Earlier this summer, the Center for Violence Prevention at the University of Northern Iowa received a grant of more than 46,000 dollars for a program called Coaching Boys Into Men. Over the course of this year, the program will help educators and coaches in the state teach young men how to intervene when they see a teammate behave abusively towards women and girls.

Disney | ABC Television Group / Flickr

The ouster of Paul Manafort as campaign manager for the Trump campaign didn't come as a shock after Trump's sustained low polling numbers in the month of August. Dave Andersen, political analyst at Iowa State University, says the shakeup was necessary. 

"He's falling so far behind in the polls nationwide and on the state levels, that the campaign needs some fresh ideas and they need something to start working. I don't think the campaign has really been on the right foot since Corey Lewandowski left, and I'm kind of surprised they didn't consider bringing him back."

Daniel R. Blume / http://creativecommons.org/licenses/by-sa/2.0/legalcode

Objectivity, fairness and balance are values that have long guided journalism. But in our rapidly changing media environment, where affirmation is only a click away, do readers, listeners and viewers really want news that adheres to those values? The leaders of three Iowa journalism schools say they do.

Photo by John Pemble

University of Iowa President Bruce Harreld is beginning his first full school year at the helm in Iowa City. The former business executive took over the job in November of last year amid protests from some faculty and students over his lack of academic background. He says he hopes all that is behind him heading into this school year. 

"From my perspective, we're now hard at work on the real issues of moving the university forward. It feels like we're a lot calmer and much more focused in a lot of ways," he says. 

ep_jhu / Flickr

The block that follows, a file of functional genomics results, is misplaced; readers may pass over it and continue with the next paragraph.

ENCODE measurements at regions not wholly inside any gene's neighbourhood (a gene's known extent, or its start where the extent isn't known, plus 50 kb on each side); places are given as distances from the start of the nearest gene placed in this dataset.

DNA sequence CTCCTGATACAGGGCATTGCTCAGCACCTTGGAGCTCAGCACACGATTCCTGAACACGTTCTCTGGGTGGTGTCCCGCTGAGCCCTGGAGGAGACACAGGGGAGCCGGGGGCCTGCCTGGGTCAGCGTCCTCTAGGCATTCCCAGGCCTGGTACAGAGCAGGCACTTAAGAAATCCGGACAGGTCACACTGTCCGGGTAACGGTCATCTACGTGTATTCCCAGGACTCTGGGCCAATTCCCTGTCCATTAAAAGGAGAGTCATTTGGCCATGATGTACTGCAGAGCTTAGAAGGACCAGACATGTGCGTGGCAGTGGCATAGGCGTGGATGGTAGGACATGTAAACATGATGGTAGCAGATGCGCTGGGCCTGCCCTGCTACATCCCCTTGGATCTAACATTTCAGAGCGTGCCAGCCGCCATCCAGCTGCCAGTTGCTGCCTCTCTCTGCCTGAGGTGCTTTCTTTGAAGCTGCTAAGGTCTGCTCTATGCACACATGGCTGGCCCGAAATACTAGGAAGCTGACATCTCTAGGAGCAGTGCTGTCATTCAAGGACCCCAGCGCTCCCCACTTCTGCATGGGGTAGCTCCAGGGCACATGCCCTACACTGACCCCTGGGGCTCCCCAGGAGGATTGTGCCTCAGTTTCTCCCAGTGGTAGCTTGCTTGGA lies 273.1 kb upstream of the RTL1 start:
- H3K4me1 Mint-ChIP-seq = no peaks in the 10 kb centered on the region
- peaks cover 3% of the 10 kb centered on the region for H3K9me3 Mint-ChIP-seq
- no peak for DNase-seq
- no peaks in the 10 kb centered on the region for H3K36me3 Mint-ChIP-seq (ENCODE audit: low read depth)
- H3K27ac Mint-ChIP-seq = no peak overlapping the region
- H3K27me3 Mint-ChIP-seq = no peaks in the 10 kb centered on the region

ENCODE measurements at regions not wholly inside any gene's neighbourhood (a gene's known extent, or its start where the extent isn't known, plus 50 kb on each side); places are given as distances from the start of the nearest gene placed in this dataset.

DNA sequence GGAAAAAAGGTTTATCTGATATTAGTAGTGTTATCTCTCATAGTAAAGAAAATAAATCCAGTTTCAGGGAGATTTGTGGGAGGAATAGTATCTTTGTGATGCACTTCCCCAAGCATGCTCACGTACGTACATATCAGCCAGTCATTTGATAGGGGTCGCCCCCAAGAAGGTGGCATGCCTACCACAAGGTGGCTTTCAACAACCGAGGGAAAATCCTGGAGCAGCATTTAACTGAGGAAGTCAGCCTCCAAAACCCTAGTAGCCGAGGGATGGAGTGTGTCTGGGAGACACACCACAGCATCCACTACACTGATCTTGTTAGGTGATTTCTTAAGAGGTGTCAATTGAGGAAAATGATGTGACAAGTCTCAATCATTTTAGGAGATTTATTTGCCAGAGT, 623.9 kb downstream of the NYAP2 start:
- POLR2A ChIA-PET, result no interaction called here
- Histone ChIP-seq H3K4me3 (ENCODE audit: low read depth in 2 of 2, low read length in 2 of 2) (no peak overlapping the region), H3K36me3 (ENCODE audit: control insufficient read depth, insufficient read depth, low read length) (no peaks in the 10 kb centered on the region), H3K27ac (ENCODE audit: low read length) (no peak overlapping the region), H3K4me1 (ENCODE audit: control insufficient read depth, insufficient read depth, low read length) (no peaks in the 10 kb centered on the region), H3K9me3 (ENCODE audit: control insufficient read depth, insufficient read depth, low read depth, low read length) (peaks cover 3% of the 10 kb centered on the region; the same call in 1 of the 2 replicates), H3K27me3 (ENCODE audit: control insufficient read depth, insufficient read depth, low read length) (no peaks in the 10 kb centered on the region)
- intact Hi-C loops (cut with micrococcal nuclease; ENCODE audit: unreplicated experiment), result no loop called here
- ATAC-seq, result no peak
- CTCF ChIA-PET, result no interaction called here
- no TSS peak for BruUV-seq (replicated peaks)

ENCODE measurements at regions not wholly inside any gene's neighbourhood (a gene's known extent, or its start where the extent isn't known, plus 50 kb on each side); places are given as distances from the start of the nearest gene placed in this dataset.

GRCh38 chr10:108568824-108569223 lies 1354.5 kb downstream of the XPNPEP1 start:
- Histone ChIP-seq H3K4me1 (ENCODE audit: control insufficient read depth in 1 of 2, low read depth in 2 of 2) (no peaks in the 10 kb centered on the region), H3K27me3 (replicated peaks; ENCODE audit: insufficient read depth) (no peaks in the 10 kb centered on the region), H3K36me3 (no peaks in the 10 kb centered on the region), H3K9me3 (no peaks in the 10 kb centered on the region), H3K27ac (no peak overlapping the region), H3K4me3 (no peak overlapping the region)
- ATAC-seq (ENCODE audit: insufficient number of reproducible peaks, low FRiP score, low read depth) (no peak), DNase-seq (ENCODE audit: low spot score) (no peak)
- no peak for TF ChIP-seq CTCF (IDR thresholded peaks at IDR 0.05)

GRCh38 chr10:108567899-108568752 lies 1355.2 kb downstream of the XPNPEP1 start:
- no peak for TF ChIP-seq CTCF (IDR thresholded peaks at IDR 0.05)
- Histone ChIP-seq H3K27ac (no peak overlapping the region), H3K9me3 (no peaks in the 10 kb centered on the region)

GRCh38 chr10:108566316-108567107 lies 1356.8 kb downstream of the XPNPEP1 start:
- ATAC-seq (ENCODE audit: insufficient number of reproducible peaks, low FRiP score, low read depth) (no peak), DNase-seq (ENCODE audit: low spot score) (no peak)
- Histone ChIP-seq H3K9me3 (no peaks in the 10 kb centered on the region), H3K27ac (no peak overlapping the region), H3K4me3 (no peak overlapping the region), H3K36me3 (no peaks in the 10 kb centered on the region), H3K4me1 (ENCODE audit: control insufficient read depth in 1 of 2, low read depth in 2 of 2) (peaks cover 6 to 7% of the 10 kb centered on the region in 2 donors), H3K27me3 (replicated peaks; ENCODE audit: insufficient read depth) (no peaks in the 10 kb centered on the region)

Donald Trump doesn't have time to read. As he puts it, that's always been the case.

“I never have. I’m always busy doing a lot. Now I’m more busy, I guess, than ever before.”

But that doesn't stop presidential historian and retired director of the Herbert Hoover Presidential Library Tim Walch from having some book recommendations for him and for his opponent Hillary Clinton. He puts a lot of presidential biographies from the days of our founding fathers on that list.

Zebby Wahls

During this hour of River to River, host Ben Kieffer talks with Zach and Zebby Wahls of Iowa City about a hugely successful deck of playing cards they designed inspired by the 2016 presidential campaign.  

Sarah Boden

The Blank Park Zoo in Des Moines is preparing for the birth of its first baby rhinoceros. Five-and-a-half-year-old black rhino Ayana is expected to give birth in late fall.

On this news buzz edition of River to River, host Ben Kieffer talks with Dr. June Olds, the senior veterinarian overseeing the birth of the rare baby rhino, as well as Lou Keeley, the large mammal area supervisor at Blank Park Zoo.

Keeley says this pregnancy is a big deal, simply because there are not many black rhinos left in the world.

Michael Vadon (Trump) and Gage Skidmore (Clinton)

Donald Trump and his campaign are responding to accusations that the candidate encouraged "Second Amendment people" to commit violence against Hillary Clinton during a rally Tuesday. The Trump campaign says the notion that Trump was suggesting violence is "ridiculous" and that he was referring to voting instead. 

Gage Skidmore

On this edition of River to River, host Ben Kieffer speaks with Pulitzer Prize-winning investigative reporter, David Cay Johnston, whose latest book The Making of Donald Trump culminates nearly 30 years of reporting on the media mogul and reality TV start turned presidential candidate. 

Douglas Mills

Iowa has the second worst animal protection laws of all 50 U.S. states, a point highlighted by a recent case where a groomer kicked a corgi at the Creature Comfort Veterinary Center in Iowa City, causing multiple rib fractures and bruising of the lungs. 

The groomer, 22-year-old Lucas Van Orden V, told police he kicked the dog while grooming it, and he was initially charged with animal neglect, a simple misdemeanor. Since the initial charge, Johnson County Attorney's Office prosecutors added the charge of an aggravated misdemeanor.

Wikimedia Commons